Light it Up Blue for World Autism Awareness Day 2018: What you need to know

April 02, 2018

Light it Up Blue for World Autism Awareness Day 2018: What you need to know

Light it Up Blue for World Autism Awareness Day 2018: What you need to know

Today, the world will turn blue in honor of World Autism Awareness Day.

It's all part of Light it Up Blue, a campaign spearheaded by the autism community that aims to foster understanding and acceptance for those with autism. Supporters are encouraged to wear blue clothing and post to social media using the hashtag #LightItUpBlue to raise awareness.

In addition, landmarks around the world will turn blue in support of the cause. Niagara Falls, the United Nations, the Empire State Building, the White House and state government buildings are just a few of the landmarks to glow blue on April 2 in years past.

On World Autism Awareness Day and throughout April, which is Autism Awareness Month, local organizations hold a variety of events and educational activities to help the public learn more about autism spectrum disorder, which impacts 1% of the world population.

What is Autism

Autism, or autism spectrum disorder, refers to a range of conditions characterized by challenges with social skills, repetitive behaviors, speech and nonverbal communication, as well as by unique strengths and differences. We now know that there is not one autism but many types, caused by different combinations of genetic and environmental influences.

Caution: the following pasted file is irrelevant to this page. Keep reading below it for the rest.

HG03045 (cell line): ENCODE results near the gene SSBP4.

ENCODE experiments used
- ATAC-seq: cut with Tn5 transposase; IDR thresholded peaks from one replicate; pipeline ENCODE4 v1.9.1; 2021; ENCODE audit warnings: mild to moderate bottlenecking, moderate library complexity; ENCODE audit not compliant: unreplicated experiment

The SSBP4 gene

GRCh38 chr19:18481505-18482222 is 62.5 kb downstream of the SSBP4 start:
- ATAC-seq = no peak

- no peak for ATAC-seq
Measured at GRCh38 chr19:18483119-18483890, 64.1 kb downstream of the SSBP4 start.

The term “spectrum” reflects the wide variation in challenges and strengths possessed by each person with autism.

Autism’s most-obvious signs tend to appear between 2 and 3 years of age. In some cases, it can be diagnosed as early as 18 months. Some developmental delays associated with autism can be identified and addressed even earlier. Autism Speaks urges parents with concerns to seek evaluation without delay, as early intervention can improve outcomes.

Some facts about autism 

  • The Centers for Disease Control and Prevention (CDC) estimates autism’s prevalence as 1 in 68 children in the United States. This includes 1 in 42 boys and 1 in 189 girls.
  • An estimated 50,000 teens with autism become adults – and lose school-based autism services – each year.
  • Around one third of people with autism remain nonverbal.
  • Around one third of people with autism have an intellectual disability.
  • Certain medical and mental health issues frequently accompany autism. They include gastrointestinal (GI) disorders, seizures, sleep disturbances, attention deficit and hyperactivity disorder (ADHD), anxiety and phobias.

HOVR helps alleviate the negative effects of ADD / ADHD and other focus/concentration difficulties

HOVR is a godsend for tasks requiring focus and concentration which can be challenging for those living with autism. Over 130 schools within the US and Canada have found great results from HOVR. 

 

 

 





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